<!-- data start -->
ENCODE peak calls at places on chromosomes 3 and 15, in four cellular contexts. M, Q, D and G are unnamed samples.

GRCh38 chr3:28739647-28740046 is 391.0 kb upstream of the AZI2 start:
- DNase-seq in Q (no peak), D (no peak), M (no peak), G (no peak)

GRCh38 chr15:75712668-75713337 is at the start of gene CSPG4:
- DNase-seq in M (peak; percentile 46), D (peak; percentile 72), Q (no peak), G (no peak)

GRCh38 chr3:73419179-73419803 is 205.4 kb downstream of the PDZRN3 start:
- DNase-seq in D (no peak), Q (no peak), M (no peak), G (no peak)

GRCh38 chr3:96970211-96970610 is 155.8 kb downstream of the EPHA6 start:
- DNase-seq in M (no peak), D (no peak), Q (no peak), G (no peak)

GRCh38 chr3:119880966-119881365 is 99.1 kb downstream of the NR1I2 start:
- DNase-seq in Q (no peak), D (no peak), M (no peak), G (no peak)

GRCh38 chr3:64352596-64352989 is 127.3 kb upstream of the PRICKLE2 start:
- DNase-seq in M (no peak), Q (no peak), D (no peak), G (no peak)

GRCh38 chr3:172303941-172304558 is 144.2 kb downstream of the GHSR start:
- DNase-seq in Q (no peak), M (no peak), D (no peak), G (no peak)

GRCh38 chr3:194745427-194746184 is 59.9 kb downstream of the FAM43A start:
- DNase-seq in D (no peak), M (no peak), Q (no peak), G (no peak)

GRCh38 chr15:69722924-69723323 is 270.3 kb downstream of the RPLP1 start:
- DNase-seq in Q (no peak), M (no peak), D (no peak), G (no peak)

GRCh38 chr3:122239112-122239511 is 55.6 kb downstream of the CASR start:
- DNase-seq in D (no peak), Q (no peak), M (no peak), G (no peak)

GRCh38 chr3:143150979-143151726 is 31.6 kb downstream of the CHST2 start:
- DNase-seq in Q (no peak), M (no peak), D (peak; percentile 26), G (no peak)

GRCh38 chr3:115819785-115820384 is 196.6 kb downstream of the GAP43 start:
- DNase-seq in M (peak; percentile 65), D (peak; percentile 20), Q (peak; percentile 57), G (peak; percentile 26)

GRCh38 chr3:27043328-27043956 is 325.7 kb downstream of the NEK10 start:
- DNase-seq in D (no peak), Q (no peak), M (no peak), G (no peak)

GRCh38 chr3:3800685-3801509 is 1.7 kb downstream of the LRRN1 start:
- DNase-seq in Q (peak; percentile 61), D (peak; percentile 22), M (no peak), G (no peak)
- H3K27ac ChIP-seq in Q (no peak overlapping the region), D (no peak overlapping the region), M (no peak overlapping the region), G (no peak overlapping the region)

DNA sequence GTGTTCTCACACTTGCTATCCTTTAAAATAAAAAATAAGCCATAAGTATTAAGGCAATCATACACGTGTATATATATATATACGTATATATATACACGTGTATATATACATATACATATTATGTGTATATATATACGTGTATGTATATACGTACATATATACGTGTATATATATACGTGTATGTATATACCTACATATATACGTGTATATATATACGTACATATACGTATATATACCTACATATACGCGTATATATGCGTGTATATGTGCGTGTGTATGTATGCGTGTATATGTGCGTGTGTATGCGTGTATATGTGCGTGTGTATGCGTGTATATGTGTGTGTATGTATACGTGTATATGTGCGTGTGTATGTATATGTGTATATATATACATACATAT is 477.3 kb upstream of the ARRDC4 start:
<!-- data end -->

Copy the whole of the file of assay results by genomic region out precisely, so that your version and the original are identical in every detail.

ENCODE peak calls at places on chromosomes 3 and 15, in four cellular contexts. M, Q, D and G are unnamed samples.

GRCh38 chr3:28739647-28740046 is 391.0 kb upstream of the AZI2 start:
- DNase-seq in Q (no peak), D (no peak), M (no peak), G (no peak)

GRCh38 chr15:75712668-75713337 is at the start of gene CSPG4:
- DNase-seq in M (peak; percentile 46), D (peak; percentile 72), Q (no peak), G (no peak)

GRCh38 chr3:73419179-73419803 is 205.4 kb downstream of the PDZRN3 start:
- DNase-seq in D (no peak), Q (no peak), M (no peak), G (no peak)

GRCh38 chr3:96970211-96970610 is 155.8 kb downstream of the EPHA6 start:
- DNase-seq in M (no peak), D (no peak), Q (no peak), G (no peak)

GRCh38 chr3:119880966-119881365 is 99.1 kb downstream of the NR1I2 start:
- DNase-seq in Q (no peak), D (no peak), M (no peak), G (no peak)

GRCh38 chr3:64352596-64352989 is 127.3 kb upstream of the PRICKLE2 start:
- DNase-seq in M (no peak), Q (no peak), D (no peak), G (no peak)

GRCh38 chr3:172303941-172304558 is 144.2 kb downstream of the GHSR start:
- DNase-seq in Q (no peak), M (no peak), D (no peak), G (no peak)

GRCh38 chr3:194745427-194746184 is 59.9 kb downstream of the FAM43A start:
- DNase-seq in D (no peak), M (no peak), Q (no peak), G (no peak)

GRCh38 chr15:69722924-69723323 is 270.3 kb downstream of the RPLP1 start:
- DNase-seq in Q (no peak), M (no peak), D (no peak), G (no peak)

GRCh38 chr3:122239112-122239511 is 55.6 kb downstream of the CASR start:
- DNase-seq in D (no peak), Q (no peak), M (no peak), G (no peak)

GRCh38 chr3:143150979-143151726 is 31.6 kb downstream of the CHST2 start:
- DNase-seq in Q (no peak), M (no peak), D (peak; percentile 26), G (no peak)

GRCh38 chr3:115819785-115820384 is 196.6 kb downstream of the GAP43 start:
- DNase-seq in M (peak; percentile 65), D (peak; percentile 20), Q (peak; percentile 57), G (peak; percentile 26)

GRCh38 chr3:27043328-27043956 is 325.7 kb downstream of the NEK10 start:
- DNase-seq in D (no peak), Q (no peak), M (no peak), G (no peak)

GRCh38 chr3:3800685-3801509 is 1.7 kb downstream of the LRRN1 start:
- DNase-seq in Q (peak; percentile 61), D (peak; percentile 22), M (no peak), G (no peak)
- H3K27ac ChIP-seq in Q (no peak overlapping the region), D (no peak overlapping the region), M (no peak overlapping the region), G (no peak overlapping the region)

DNA sequence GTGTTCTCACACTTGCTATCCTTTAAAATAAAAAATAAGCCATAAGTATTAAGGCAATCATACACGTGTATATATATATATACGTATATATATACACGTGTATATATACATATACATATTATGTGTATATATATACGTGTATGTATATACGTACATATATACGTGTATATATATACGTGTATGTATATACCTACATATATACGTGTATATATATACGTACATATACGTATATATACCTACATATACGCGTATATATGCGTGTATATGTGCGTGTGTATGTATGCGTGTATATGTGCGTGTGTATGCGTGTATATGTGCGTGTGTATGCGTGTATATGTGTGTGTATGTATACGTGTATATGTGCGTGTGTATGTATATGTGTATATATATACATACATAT is 477.3 kb upstream of the ARRDC4 start: